Archive for September, 2009

Fair dealing requires nothing less

Generally, a tenant occupying premises for its business purposes, is entited to apply to the courts for a new tenancy (unless its lease states otherwise) pursuant to the Landlord and Tenant Act, 1954.

The landlord can oppose the grant of a new tenancy on one or more grounds specified in s30(1) of the Act.  The landlord must state its ground(s) of opposition either in its own notice terminating the tenant’s tenancy (a s25 notice) or in answer to a tenant’s request for a new tenancy (a s26 request).  Once the landlord has stated any ground(s) of opposition, the tenant may choose to either vacate the property (without making an application for a new tenancy) or continue to make its court application.  If the landlord’s ground(s) of opposition has or have nothing to do with the tenant’s default (e.g. the landlord requires the premises for its own purposes), the tenant is entitled to compensation pursuant to the Act (based on the rateable value of the premises).  Payment is made if the tenant simply vacates the premises or the court refuses to grant a new tenancy.

There is a further little used potential head of compensation payable to the tenant under the Act.  If the tenant accepts a landlord’s ground of opposition and quits the premises, or makes a court application for a new tenancy but then withdraws it, and it later appears that he did so by reason of the landlord’s misrepresentation or concealment of material facts, the tenant can seek compensation for damage or loss sustained as a result of quitting the premises (s37A of the Act).  In Inclusive Technology v Williamson [2009] the landlord stated orally to the tenant and in its written s25 notice that it opposed the grant of a new tenancy because it intended to demolish, reconstruct or carry out substantial works of construction on the premises and could not do so without obtaining possession of the property.  At the time the landlord genuinely intended to refurbish the premises and the tenant, relying on this representation, vacated the property.  The landlord later decided to “hold fire” and leave the proposed works until some time in the future.  The landlord failed to inform the tenant of the changed circumstances and the tenant successfully applied to the courts for compensation.  Hughes LJ made it clear that a landlord, having made a statement of intention, can still change his mind and “he has not promised to redevelop or refurbish the premises – but if he has made the representation which this landlord did, then he must correct it when it becomes, to his knowledge, false.  Fair dealing, and for that matter s37A, require nothing less.”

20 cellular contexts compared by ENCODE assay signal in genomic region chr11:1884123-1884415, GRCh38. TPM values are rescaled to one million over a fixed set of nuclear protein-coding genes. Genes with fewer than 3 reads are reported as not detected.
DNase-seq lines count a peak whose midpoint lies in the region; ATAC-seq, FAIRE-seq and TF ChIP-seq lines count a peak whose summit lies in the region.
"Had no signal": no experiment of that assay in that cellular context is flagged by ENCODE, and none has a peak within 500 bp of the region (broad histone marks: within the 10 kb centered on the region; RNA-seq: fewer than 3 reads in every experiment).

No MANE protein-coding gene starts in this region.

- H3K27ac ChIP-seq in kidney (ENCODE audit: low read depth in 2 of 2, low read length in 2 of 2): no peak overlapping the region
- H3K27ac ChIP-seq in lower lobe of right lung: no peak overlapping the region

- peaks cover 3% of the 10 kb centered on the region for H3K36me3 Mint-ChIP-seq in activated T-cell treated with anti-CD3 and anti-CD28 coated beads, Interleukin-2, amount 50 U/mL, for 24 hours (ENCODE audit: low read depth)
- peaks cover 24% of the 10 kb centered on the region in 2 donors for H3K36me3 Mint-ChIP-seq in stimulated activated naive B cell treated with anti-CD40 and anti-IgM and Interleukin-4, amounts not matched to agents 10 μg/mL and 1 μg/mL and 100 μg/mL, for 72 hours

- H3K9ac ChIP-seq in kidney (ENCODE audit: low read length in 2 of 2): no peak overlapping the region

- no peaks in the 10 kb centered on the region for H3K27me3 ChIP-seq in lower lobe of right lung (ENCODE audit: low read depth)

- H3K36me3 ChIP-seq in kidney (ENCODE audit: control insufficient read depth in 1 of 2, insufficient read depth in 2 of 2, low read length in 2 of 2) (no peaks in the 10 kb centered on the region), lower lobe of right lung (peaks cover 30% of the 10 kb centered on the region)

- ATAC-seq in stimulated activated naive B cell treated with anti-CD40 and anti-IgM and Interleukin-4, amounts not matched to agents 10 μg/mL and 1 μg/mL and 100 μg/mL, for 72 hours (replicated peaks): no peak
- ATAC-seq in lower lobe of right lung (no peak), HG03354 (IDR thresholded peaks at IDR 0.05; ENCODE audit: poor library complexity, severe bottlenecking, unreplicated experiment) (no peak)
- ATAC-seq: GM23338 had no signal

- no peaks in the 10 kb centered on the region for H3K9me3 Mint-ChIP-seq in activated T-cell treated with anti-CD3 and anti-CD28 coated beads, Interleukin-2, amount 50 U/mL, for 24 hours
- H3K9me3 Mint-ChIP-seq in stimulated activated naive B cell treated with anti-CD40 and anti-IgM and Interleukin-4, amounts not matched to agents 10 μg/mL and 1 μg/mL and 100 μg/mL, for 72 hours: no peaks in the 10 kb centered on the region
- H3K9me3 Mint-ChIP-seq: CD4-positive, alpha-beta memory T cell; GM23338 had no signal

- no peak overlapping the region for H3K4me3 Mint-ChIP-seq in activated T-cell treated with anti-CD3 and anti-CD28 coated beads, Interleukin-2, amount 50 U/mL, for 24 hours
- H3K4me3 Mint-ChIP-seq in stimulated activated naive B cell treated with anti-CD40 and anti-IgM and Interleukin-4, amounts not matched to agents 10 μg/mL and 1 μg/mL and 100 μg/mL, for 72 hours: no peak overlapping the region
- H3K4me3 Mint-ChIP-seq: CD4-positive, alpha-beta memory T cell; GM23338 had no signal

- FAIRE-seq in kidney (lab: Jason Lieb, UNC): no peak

If you wish to hear more about the Landlord and Tenant Act, 1954, speak to Hatherleigh Training.